As the rueful up-and-comer who usurps Will's job and unwittingly sends the family into a downward spiral, Kevin Moore uses a moonlight-and-magnolias accent that's out of place. The title has "Atlanta" in it, but the characters are Texans living in Houston. New rule for the rest of the Foote fest: You're all Texas actors in plays set in Texas. Just speak normally.

Even if you could afford to fly to London to catch the National Theatre's current smash hit production of Frankenstein, you wouldn't be able to snag a ticket. It's sold out through the end of the run. See it instead for $20 at the Angelika movie theaters in Dallas and Plano this month in the ongoing NT Live series beamed by satellite to screens around the world.

Directed by Danny Boyle, the filmmaker behind Trainspotting, Slumdog Millionaire and 127 Hours, this new Frankenstein, adapted by Nick Dear from Mary Shelley's 1818 novel, stars Jonny Lee Miller and Benedict Cumberbatch, doing astonishing work alternating in the roles of young scientist Victor Frankenstein and his Creature. In a violent, literate, sexy retelling, the focus falls on the Creature, first seen being born naked from a glowing cocoon. The first 15 minutes are the Creature alone, bloody stitches joining unmatched cadaver parts. He flops and staggers around the large stage at the National, a man-infant discovering his new world. (The cameras provide close-ups and overhead shots but still retain the effect of one continuous evening of live theater. You even hear the audience coughing and rustling programs, and hear them roar at the curtain call.)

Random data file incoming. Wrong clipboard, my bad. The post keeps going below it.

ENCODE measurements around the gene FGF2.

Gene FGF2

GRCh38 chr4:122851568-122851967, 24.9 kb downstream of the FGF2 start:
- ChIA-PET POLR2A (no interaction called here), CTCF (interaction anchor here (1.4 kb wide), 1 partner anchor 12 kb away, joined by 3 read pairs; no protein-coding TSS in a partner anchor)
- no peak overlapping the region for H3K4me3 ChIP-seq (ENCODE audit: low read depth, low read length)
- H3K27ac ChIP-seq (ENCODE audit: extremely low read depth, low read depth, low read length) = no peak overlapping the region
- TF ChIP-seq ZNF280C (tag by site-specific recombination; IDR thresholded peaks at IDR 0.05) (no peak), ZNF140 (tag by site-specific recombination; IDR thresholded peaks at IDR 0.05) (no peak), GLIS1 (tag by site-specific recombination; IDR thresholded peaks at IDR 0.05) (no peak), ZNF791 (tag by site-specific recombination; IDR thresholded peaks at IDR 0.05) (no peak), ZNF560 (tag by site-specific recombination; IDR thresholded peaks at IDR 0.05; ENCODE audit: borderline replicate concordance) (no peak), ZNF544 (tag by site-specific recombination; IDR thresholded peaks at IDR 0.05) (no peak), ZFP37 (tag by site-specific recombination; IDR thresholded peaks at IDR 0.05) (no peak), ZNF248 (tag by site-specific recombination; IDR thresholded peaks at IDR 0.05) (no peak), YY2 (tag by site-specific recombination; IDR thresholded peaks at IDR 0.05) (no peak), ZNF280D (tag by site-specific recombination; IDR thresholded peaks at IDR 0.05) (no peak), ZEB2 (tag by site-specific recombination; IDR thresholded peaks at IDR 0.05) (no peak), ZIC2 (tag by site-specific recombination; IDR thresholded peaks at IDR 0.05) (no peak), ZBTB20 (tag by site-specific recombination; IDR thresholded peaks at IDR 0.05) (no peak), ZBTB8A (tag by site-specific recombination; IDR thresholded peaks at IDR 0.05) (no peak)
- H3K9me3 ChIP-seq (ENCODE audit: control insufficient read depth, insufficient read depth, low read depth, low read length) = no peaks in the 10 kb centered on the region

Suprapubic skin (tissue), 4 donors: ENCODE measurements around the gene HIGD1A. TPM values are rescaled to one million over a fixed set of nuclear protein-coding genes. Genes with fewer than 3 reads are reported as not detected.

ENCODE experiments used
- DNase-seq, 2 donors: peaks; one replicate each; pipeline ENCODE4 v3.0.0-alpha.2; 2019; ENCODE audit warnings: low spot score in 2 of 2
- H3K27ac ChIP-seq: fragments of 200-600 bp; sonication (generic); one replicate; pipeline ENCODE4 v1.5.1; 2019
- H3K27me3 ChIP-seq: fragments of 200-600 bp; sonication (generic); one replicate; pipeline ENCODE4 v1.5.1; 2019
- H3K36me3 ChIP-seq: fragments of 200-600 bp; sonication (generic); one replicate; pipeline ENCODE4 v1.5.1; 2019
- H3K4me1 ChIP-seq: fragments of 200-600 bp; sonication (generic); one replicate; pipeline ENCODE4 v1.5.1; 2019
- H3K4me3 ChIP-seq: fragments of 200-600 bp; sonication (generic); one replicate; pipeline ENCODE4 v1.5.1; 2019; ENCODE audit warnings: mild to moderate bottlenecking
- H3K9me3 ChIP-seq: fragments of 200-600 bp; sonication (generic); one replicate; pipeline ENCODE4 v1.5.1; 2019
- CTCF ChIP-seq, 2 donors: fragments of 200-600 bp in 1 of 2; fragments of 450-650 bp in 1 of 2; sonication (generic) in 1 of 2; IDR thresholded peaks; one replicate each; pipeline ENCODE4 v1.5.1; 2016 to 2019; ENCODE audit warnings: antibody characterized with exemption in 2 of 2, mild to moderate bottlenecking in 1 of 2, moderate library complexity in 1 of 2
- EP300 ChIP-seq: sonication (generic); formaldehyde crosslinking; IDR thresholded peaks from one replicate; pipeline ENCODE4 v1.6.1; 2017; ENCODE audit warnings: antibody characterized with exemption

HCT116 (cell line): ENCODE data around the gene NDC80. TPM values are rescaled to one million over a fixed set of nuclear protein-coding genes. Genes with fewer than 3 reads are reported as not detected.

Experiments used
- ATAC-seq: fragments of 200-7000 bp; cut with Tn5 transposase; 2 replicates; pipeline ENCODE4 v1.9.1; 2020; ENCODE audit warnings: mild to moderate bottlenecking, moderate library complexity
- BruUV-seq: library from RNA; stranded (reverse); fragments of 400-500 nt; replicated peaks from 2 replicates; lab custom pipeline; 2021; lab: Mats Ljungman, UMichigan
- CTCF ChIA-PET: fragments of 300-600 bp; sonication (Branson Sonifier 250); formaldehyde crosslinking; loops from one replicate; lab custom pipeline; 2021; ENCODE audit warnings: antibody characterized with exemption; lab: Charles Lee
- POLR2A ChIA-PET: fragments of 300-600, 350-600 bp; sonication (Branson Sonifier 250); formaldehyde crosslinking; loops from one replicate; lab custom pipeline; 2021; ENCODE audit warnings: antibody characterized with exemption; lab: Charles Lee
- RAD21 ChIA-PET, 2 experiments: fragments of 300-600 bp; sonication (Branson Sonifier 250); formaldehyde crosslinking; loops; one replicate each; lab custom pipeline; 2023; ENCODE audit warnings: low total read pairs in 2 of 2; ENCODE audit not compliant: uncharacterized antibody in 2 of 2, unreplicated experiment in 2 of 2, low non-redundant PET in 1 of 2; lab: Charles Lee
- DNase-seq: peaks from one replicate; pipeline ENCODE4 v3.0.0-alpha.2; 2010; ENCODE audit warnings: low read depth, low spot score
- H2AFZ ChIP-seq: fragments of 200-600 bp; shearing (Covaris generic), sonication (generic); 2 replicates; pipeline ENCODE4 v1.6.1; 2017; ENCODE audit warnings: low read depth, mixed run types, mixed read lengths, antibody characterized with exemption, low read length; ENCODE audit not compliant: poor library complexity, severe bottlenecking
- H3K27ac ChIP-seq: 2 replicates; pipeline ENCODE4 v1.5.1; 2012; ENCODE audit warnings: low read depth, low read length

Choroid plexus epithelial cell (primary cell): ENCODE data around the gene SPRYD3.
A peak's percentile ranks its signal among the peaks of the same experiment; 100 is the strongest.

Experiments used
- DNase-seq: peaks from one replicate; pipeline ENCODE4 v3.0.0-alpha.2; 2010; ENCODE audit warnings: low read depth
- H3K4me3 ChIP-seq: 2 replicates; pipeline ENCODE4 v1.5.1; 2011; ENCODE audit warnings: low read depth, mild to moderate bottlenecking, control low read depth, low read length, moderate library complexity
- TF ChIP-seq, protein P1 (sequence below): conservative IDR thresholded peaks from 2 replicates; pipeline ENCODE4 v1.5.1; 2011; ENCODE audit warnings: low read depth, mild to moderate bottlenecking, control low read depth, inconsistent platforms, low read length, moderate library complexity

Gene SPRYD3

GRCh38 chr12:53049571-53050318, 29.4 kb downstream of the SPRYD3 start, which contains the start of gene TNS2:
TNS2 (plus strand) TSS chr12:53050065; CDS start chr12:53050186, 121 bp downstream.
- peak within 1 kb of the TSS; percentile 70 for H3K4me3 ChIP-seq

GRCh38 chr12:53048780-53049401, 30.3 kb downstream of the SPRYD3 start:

A performance with Cumberbatch playing the Creature and Miller as Victor was screened last month. (I saw it and loved it in an audience packed with Dallas and Fort Worth theater directors, including DTC's Kevin Moriarty, Stage West's Jim Covault and Amphibian Stage Productions' Kathleen Culebro.)

With the actors in the opposite roles, Frankenstein's March 24 London performance can be seen here at 7 p.m., April 13 and 14 at the Angelika Dallas; and at 2 p.m., April 17, and 7 p.m., April 19 at the Angelika Plano. Tickets ($20 general seating) can be ordered online at or purchased at the box office.

The next in the NT Live series will be the National's upcoming production of Chekhov's The Cherry Orchard starring Zoe Caldwell, due to hit screens this summer.